The compressive hoop stress H applies constrictive forces on the glass-metal seals, which strengthens the seals and overcomes the pressure acting on the front face, which is trying to push the seals into the header 10. In this manner, the extreme external pressures are converted to an advantageous hoop stress, which aids in preventing leakage resulting from the breakage of the glass-metal seals.

However, such high hoop stresses also tend to cause crack propagation in conventional butt or partially penetrated welds joining the header and the port together, which may result in weld fracture and fatigue failure. The tongue and groove arrangement of the invention substantially eliminates such problems by improving on the joint strength, as well as the strength of the overall pressure transducer assembly.

Unlike conventional joining methods such as butt welds or partial penetration welds, the tongue and groove arrangement of the invention aids in preventing crack propagation under static or cyclic loading conditions. In the case of a conventional partial depth butt weld joining arrangement, as shown in FIG. 8 and denoted by numeral 130, cracks 134 (only one shown) in the weld 130 frequently occur along the inner circumference 132 of the header-port interface 126. The applied external (hydrostatic) pressure N generates opposing stress forces C, which operate to open the cracks 134. Under cyclic pressure conditions, this repeated force will continue to open the crack, with each cycle.

As shown in FIG. 9, the tongue and groove joining arrangement of the present invention turns the direction of the cracks 124 (only one shown) 90 degrees so that the leading ends or crack tips 124 a of the cracks 124 will be along the outer cylindrical surfaces 110 c, 100 c of the tongue and groove joining arrangement. The hoop stress resulting from the external pressure N places the leading ends 124 a of the cracks 124 in compression, rather than in tension, therefore the cracks 124 will not continue to propagate. This application of compression rather than tension stress on the crack has an effect similar to that of drilling a hole at the tip of a crack, to reduce the stress concentration on the crack tip (the crack tip is where the stress is highest, and is the initiating point for opening the crack). Thus, the tongue and groove joining arrangement of the present invention improves on fatigue survival rates under cyclic pressure conditions, by preventing crack propagation in the weld joint area.

Another advantage of the tongue and groove joining arrangement of the present invention is that during the welding process, the tongue serves as a stop, thereby preventing the laser or electron beam or other welding medium from penetrating further into the joint. As can be seen in FIG. 8, the laser, electron beam or other welding medium may penetrate through the depth of the conventional partial depth butt weld 130, to the internal cavity or other parts of the header, such as the glass seals, pins, signal wires or other internal components, thereby damaging them. However, as can be seen in FIG. 9, the tongue 110 blocks or shields the laser, electron beam or other welding medium and thereby preventing the same from penetrating to the internal cavity or other parts of the header 22.

The tongue and groove joining arrangement of the present invention therefore eliminates the conventional problem of thermal stresses being applied to the header sealing glass or other components and stressing or cracking them. The tongue and groove feature avoids this problem without requiring the selection or designing of larger or longer headers. Thus, this arrangement avoids the problems associated with larger size headers such as higher cost, weight or decreased sensitivity.

A further advantage provided by the tongue and groove joining arrangement of the present invention is that the additional weld area provided by the tongue and groove may also add to the strength of the port by increasing the effective wall thickness. The stress on the port cylindrical wall is determined by the inside and outside diameters of the weld thickness, the difference of which is indicated as T1 in FIG. 8, as well as by the pressures applied to the wall. However, to achieve a thicker wall in this conventional arrangement, a greater weld penetration may be required, causing potential heat stress to the internal components, as described above.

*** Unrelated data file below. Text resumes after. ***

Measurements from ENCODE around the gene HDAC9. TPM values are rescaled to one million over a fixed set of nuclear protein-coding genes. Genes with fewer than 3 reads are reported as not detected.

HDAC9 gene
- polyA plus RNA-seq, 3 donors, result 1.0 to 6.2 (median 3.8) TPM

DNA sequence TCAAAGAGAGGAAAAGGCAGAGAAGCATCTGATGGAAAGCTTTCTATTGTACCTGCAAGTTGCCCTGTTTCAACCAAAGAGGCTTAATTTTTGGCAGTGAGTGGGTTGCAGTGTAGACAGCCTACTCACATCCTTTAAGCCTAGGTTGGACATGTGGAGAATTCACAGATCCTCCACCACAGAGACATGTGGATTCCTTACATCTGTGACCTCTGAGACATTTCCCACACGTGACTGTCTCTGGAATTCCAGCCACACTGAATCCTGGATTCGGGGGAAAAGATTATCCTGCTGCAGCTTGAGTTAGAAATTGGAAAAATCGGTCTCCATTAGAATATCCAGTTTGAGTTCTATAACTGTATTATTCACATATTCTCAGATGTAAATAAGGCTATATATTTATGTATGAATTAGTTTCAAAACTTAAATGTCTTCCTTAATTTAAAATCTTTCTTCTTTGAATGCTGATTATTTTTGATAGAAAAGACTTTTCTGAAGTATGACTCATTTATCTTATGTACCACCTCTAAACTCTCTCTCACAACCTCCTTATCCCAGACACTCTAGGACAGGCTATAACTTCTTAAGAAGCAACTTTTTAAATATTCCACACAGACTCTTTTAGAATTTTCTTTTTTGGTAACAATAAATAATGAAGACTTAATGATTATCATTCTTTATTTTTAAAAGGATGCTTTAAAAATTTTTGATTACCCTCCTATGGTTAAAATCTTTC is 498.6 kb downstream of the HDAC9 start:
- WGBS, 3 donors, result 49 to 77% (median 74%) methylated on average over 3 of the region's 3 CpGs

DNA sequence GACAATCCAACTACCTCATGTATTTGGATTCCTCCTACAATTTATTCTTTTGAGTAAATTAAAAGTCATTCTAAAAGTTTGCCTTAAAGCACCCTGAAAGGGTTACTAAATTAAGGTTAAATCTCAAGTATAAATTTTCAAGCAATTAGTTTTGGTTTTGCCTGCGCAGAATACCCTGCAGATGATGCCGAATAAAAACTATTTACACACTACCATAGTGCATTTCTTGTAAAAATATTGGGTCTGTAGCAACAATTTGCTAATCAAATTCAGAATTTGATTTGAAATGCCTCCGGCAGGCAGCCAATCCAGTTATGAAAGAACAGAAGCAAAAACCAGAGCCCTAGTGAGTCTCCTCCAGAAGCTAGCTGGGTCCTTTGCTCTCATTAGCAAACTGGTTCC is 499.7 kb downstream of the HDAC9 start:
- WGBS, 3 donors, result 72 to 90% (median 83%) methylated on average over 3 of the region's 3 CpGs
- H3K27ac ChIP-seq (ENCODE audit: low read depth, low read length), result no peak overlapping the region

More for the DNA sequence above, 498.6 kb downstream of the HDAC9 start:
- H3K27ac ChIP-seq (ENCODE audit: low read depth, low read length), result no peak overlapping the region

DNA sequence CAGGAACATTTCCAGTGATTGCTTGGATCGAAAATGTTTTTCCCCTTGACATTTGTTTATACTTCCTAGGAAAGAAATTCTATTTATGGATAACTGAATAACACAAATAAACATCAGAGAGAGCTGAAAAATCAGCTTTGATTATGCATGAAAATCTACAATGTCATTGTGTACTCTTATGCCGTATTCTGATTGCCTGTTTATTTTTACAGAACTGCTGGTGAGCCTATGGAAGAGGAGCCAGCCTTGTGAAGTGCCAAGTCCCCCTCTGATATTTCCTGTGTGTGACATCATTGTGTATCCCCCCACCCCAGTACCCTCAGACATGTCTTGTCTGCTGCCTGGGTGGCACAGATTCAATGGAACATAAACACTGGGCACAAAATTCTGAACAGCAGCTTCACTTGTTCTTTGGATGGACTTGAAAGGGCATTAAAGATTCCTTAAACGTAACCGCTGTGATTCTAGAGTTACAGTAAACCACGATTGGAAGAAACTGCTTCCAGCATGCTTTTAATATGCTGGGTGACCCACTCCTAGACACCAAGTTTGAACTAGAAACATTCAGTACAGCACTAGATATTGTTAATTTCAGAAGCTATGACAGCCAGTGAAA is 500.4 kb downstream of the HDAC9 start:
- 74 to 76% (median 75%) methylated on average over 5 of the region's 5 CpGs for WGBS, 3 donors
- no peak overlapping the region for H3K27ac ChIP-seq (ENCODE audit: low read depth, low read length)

The tongue and groove joining arrangement of the present invention allows a thicker wall to be formed, without requiring such deeper weld penetration and consequential thermal effects. As can be seen in FIG. 9, the total wall thickness T2 in this case is determined by the radial thickness of the weld penetration plus the radial thickness of the tongue element 110. In this manner, a thicker wall may be formed, without requiring higher heat to weld the complete depth of the wall. An equivalently thicker wall, and a stronger port, is achieved, without introducing damaging thermal effects to the internal cavity.

Thus, the present invention provides an improved method of joining the pressure header to an associated body section, such as a port. This arrangement allows the measurement of very high external pressures without encountering joint or component failures, while also eliminating the problem of header components being damaged by a deep welding process during fabrication. Additionally, the overall transducer unit is strengthened by the increased wall thickness permitted by the tongue and groove feature.

The foregoing description of the embodiments of this invention has been presented for purposes of illustration and description. It is not intended to be exhaustive or to limit the embodiments of the invention to the form disclosed, and, obviously, many modifications and variations are possible. Such modifications and variations that may be apparent to a person skilled in the art are intended to be included within the scope of this invention as defined by the accompanying claims.

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Referenced by
Citing PatentFiling datePublication dateApplicantTitle
US8863582 *Aug 14, 2013Oct 21, 2014Kulite Semiconductor Products, Inc.Method of joining a pressure sensor header with an associated transducer element
US20130327150 *Aug 14, 2013Dec 12, 2013Kulite Semiconductor Products, Inc.Method of joining a pressure sensor header with an associated transducer element
Classifications
U.S. Classification73/756, 73/714
International ClassificationG01L7/00, H01C10/10, G01L9/00, G01L7/08
Cooperative ClassificationG01L19/0645, B23K15/0053, G01L19/0007, G01L7/082, B23K33/00, B23K26/20
European ClassificationG01L19/00B, B23K15/00W2, B23K33/00, B23K26/20, G01L19/06D4, G01L7/08A
Legal Events
DateCodeEventDescription
Sep 30, 2009ASAssignment
Owner name: KULITE SEMICONDUCTOR PRODUCTS, INC., NEW JERSEY
Free format text: ASSIGNMENT OF ASSIGNORS INTEREST;ASSIGNORS:KURTZ, ANTHONY D., PH.D;KANE, ADAM;REEL/FRAME:023302/0698
Effective date: 20050112